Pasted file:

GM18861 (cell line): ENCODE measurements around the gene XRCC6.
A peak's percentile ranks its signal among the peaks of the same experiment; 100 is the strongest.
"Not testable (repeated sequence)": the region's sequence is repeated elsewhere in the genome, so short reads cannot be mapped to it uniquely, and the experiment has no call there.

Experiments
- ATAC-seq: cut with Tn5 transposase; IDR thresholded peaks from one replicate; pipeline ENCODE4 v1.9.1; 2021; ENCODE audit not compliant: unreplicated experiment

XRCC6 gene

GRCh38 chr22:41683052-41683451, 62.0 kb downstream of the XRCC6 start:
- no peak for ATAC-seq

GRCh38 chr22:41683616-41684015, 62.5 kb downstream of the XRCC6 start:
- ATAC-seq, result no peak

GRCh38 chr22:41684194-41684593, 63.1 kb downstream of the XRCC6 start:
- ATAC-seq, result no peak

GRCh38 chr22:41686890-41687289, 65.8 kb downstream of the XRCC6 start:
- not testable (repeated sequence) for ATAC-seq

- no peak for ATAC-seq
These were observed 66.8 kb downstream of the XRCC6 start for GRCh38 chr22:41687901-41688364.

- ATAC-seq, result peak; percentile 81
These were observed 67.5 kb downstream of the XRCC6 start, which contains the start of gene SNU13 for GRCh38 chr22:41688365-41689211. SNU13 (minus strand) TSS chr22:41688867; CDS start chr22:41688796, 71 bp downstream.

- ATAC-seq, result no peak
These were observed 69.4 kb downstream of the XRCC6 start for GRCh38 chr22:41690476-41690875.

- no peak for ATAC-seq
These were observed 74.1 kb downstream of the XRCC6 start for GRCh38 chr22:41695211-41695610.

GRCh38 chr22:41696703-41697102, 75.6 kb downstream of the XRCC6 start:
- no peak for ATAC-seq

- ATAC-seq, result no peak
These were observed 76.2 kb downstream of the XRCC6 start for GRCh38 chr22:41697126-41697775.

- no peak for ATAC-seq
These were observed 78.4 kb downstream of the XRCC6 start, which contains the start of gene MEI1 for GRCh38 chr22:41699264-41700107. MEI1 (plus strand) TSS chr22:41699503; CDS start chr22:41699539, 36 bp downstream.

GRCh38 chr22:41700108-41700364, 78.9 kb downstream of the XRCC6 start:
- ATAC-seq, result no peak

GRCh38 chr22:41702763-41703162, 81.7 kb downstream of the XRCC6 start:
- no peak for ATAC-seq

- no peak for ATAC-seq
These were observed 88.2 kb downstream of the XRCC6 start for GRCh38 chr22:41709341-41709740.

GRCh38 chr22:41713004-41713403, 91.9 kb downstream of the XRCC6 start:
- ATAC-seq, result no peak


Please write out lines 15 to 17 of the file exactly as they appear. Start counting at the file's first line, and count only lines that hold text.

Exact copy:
- no peak for ATAC-seq
These were observed 66.8 kb downstream of the XRCC6 start for GRCh38 chr22:41687901-41688364.

- ATAC-seq, result peak; percentile 81